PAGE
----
I’m excited to show how to whitewash wood with paint and water!
This easy whitewash paint mixture looks great on raw wood and over stained wood too!
I’ll be showing what the whitewash looks like on pine, white oak, and poplar wood, which are three common types of wood. And I’ll be showing what one coat of whitewash looks like vs. two coats of whitewash.
Further, I’m going to show what the whitewash paint mixture actually looks like on a real project, an unfinished wood crate. With this project I’m using a second whitewash technique that I explain below.
Whitewash on Different Types of Wood
One thing to keep in mind with your project is that, whitewash can look a little bit different on different types and species of wood. I always recommend testing out the whitewash on your specific wood project first in a small, hidden area or some scrap wood from the project first to make sure you like the look before applying to the entire project.
White Stain vs White Paint
A few months ago I shared how to stain wood white with white stain. Whitewashing wood with paint and water is another option to get that pretty whitewash look and finish on your wood project.
In my white wood stains post I explained the difference between when to use a white stain vs white paint for whitewashing. Here are the main differences again:
1. Whitewashing over another stain or paint finish
I would use the whitewash paint technique if I want to whitewash over paint. Using a stain over paint or any surface with a sealant isn’t going to work well because it can’t absorb into the wood.
For whitewash over stained wood (with no sealant), you can use either white stain or white paint (like I did on my weathered wood gray finish). Either way results are going to vary greatly depending on the base stain color, so definitely test it out first!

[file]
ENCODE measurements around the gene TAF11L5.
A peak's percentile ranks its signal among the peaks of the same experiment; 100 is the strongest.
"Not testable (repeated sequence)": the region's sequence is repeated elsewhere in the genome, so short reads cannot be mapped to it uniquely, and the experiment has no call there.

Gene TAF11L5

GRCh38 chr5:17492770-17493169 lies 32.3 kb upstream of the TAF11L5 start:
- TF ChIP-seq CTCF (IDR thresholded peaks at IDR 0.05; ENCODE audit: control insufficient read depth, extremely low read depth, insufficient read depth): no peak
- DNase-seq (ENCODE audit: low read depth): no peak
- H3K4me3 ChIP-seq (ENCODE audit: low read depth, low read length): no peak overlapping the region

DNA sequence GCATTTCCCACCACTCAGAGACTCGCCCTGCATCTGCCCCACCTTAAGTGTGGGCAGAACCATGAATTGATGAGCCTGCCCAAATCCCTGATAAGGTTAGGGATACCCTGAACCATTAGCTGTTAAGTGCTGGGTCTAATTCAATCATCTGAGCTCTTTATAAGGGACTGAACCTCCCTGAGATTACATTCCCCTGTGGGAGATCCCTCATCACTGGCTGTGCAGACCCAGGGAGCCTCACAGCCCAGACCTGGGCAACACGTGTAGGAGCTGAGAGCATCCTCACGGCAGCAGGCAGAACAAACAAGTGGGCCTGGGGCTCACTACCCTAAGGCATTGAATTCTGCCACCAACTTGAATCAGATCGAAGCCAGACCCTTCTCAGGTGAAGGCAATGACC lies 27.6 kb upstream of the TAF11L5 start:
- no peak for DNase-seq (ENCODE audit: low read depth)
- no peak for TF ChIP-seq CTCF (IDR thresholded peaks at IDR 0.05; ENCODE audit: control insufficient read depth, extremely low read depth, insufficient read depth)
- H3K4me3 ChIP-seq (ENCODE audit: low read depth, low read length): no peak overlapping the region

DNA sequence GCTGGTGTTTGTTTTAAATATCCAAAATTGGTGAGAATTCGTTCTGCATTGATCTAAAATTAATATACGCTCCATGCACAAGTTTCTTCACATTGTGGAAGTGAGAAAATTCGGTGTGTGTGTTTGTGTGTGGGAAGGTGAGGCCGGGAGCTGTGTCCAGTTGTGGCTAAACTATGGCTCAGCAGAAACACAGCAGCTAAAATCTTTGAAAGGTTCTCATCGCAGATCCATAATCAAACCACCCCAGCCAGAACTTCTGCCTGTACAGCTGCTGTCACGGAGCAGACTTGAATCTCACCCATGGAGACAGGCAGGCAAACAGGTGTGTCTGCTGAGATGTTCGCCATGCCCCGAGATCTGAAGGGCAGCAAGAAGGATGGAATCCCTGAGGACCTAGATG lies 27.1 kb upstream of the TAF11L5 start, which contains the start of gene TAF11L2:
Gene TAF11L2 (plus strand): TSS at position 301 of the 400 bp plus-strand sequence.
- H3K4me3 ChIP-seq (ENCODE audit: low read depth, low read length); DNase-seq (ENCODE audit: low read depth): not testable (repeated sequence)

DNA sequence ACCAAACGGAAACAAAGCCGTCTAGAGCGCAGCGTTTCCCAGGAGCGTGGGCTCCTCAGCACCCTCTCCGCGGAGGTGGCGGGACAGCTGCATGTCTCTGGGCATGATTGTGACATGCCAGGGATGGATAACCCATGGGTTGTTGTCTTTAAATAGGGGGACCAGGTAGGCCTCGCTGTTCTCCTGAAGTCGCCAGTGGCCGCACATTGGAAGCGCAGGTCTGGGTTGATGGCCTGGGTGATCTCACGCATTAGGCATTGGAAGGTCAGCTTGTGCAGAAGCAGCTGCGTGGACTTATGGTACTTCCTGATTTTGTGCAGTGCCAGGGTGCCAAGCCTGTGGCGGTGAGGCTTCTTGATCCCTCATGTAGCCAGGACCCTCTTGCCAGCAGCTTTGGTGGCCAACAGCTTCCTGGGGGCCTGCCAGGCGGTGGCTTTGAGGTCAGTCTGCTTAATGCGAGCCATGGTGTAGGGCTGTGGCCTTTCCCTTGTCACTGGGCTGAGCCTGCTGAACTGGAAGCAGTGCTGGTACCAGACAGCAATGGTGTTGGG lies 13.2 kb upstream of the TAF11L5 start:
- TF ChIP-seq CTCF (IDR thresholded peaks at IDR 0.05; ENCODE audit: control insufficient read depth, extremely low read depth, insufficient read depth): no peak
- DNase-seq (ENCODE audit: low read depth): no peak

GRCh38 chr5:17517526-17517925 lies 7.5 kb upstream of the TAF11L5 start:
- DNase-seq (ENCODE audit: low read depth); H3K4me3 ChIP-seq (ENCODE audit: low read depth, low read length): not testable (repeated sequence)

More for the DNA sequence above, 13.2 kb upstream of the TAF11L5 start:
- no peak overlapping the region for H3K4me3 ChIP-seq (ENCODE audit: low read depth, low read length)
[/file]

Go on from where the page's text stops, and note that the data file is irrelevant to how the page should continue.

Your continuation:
For a more weathered finish, whitewash with paint, followed by some light sanding works great! Also, whitewashing with a paint mixture works well for toning down yellow, orange, or other tones showing on the wood.
Here is what my weathered wood gray finish looks like with a whitewash over stain:
It’s one of my favorite ways to distress wood with paint!
2. Creating a thicker whitewash and more opaque finish
An advantage of white paint mixed with water is that you can make the whitewash thicker by mixing less parts water with more parts paint if you want to make the white wash more opaque.
3. Enhancing the grain of the wood
When finishing a more expensive piece of wood like white oak, I would use a white stain to enhance the grain of the wood. Whitewash with paint doesn’t enhance wood grain like stain is formulated to do. Again, this is personal preference, so always test it out first!
4. Ease of Use
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How to Whitewash Wood with Paint and Water
- White paint (I used White Dove by Benjamin Moore)*
- Old measuring tablespoon
- Lint free rag
- Cup or container for mixing paint
- Stirring stick or spoon (I like to use large popsicle sticks)
*It’s best to use flat or eggshell paint. Chalk paint can be used as well.
A step by step video on how to whitewash wood can be seen on my YouTube channel and at the bottom of this post in the printable how-to card! Subscribe to my YouTube Channel here!
1. Mix water and paint together
Mix 1 part water with 1 part white paint. For small projects, like these wood board samples, I like to do 2 tablespoons of paint with 2 tablespoons of water. I use an old measuring spoon that I got from the dollar store (it’s just for paint)!
Stir together with a large popsicle stick, stirring stick, or old spoon. I use a plastic cup for mixing my paint and water whitewash mixture together, but any container big enough to fit a paintbrush will work!
For larger projects, an old measuring cup works well. Keep in mind that because you are adding water to your paint, a little of the mixture goes a long way in the application process.
Also, you can do more or less water for thicker or thinner whitewash mixtures.
2. Apply whitewash to wood with a paintbrush and wipe away with a rag